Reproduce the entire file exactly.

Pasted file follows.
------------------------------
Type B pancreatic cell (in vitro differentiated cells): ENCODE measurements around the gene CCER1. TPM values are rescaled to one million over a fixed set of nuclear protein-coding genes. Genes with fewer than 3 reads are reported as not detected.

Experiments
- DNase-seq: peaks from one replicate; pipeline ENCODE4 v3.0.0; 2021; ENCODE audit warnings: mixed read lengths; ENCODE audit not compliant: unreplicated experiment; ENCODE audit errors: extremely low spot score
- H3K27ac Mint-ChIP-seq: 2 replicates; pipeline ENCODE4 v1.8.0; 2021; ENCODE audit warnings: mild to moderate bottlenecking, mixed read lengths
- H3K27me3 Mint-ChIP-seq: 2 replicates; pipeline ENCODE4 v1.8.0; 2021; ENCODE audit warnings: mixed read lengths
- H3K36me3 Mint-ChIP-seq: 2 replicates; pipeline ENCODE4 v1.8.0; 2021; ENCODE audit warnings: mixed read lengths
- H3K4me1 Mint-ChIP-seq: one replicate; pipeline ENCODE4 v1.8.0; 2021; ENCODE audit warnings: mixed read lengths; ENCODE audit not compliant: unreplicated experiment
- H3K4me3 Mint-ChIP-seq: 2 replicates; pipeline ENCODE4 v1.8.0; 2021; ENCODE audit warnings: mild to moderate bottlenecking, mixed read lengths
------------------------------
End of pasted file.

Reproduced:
Type B pancreatic cell (in vitro differentiated cells): ENCODE measurements around the gene CCER1. TPM values are rescaled to one million over a fixed set of nuclear protein-coding genes. Genes with fewer than 3 reads are reported as not detected.

Experiments
- DNase-seq: peaks from one replicate; pipeline ENCODE4 v3.0.0; 2021; ENCODE audit warnings: mixed read lengths; ENCODE audit not compliant: unreplicated experiment; ENCODE audit errors: extremely low spot score
- H3K27ac Mint-ChIP-seq: 2 replicates; pipeline ENCODE4 v1.8.0; 2021; ENCODE audit warnings: mild to moderate bottlenecking, mixed read lengths
- H3K27me3 Mint-ChIP-seq: 2 replicates; pipeline ENCODE4 v1.8.0; 2021; ENCODE audit warnings: mixed read lengths
- H3K36me3 Mint-ChIP-seq: 2 replicates; pipeline ENCODE4 v1.8.0; 2021; ENCODE audit warnings: mixed read lengths
- H3K4me1 Mint-ChIP-seq: one replicate; pipeline ENCODE4 v1.8.0; 2021; ENCODE audit warnings: mixed read lengths; ENCODE audit not compliant: unreplicated experiment
- H3K4me3 Mint-ChIP-seq: 2 replicates; pipeline ENCODE4 v1.8.0; 2021; ENCODE audit warnings: mild to moderate bottlenecking, mixed read lengths